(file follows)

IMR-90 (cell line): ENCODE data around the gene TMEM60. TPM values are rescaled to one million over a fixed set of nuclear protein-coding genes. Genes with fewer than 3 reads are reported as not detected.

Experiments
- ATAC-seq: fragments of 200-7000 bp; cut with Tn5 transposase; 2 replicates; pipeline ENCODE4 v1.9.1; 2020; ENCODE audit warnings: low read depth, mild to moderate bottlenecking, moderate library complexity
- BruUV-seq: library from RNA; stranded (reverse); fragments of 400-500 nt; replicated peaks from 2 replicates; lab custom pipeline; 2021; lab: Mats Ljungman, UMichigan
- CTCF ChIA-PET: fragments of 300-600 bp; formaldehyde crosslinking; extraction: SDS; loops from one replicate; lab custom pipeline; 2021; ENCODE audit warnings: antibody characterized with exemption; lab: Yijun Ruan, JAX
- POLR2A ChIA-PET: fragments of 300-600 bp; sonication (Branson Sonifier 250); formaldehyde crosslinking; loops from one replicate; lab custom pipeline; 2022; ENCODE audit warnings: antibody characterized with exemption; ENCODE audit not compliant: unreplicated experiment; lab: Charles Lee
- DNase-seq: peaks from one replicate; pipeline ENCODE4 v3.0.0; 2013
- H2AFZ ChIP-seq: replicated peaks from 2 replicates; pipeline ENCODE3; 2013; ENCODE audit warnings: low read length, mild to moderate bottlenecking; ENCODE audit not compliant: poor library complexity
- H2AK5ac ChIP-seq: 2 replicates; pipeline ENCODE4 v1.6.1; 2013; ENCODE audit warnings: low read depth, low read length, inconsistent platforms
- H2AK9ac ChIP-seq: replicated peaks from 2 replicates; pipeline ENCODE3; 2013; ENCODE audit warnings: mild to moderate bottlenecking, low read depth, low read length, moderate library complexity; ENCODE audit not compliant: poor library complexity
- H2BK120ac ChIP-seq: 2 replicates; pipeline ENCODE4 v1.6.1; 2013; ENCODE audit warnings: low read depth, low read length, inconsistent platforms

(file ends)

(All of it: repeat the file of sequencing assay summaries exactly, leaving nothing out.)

IMR-90 (cell line): ENCODE data around the gene TMEM60. TPM values are rescaled to one million over a fixed set of nuclear protein-coding genes. Genes with fewer than 3 reads are reported as not detected.

Experiments
- ATAC-seq: fragments of 200-7000 bp; cut with Tn5 transposase; 2 replicates; pipeline ENCODE4 v1.9.1; 2020; ENCODE audit warnings: low read depth, mild to moderate bottlenecking, moderate library complexity
- BruUV-seq: library from RNA; stranded (reverse); fragments of 400-500 nt; replicated peaks from 2 replicates; lab custom pipeline; 2021; lab: Mats Ljungman, UMichigan
- CTCF ChIA-PET: fragments of 300-600 bp; formaldehyde crosslinking; extraction: SDS; loops from one replicate; lab custom pipeline; 2021; ENCODE audit warnings: antibody characterized with exemption; lab: Yijun Ruan, JAX
- POLR2A ChIA-PET: fragments of 300-600 bp; sonication (Branson Sonifier 250); formaldehyde crosslinking; loops from one replicate; lab custom pipeline; 2022; ENCODE audit warnings: antibody characterized with exemption; ENCODE audit not compliant: unreplicated experiment; lab: Charles Lee
- DNase-seq: peaks from one replicate; pipeline ENCODE4 v3.0.0; 2013
- H2AFZ ChIP-seq: replicated peaks from 2 replicates; pipeline ENCODE3; 2013; ENCODE audit warnings: low read length, mild to moderate bottlenecking; ENCODE audit not compliant: poor library complexity
- H2AK5ac ChIP-seq: 2 replicates; pipeline ENCODE4 v1.6.1; 2013; ENCODE audit warnings: low read depth, low read length, inconsistent platforms
- H2AK9ac ChIP-seq: replicated peaks from 2 replicates; pipeline ENCODE3; 2013; ENCODE audit warnings: mild to moderate bottlenecking, low read depth, low read length, moderate library complexity; ENCODE audit not compliant: poor library complexity
- H2BK120ac ChIP-seq: 2 replicates; pipeline ENCODE4 v1.6.1; 2013; ENCODE audit warnings: low read depth, low read length, inconsistent platforms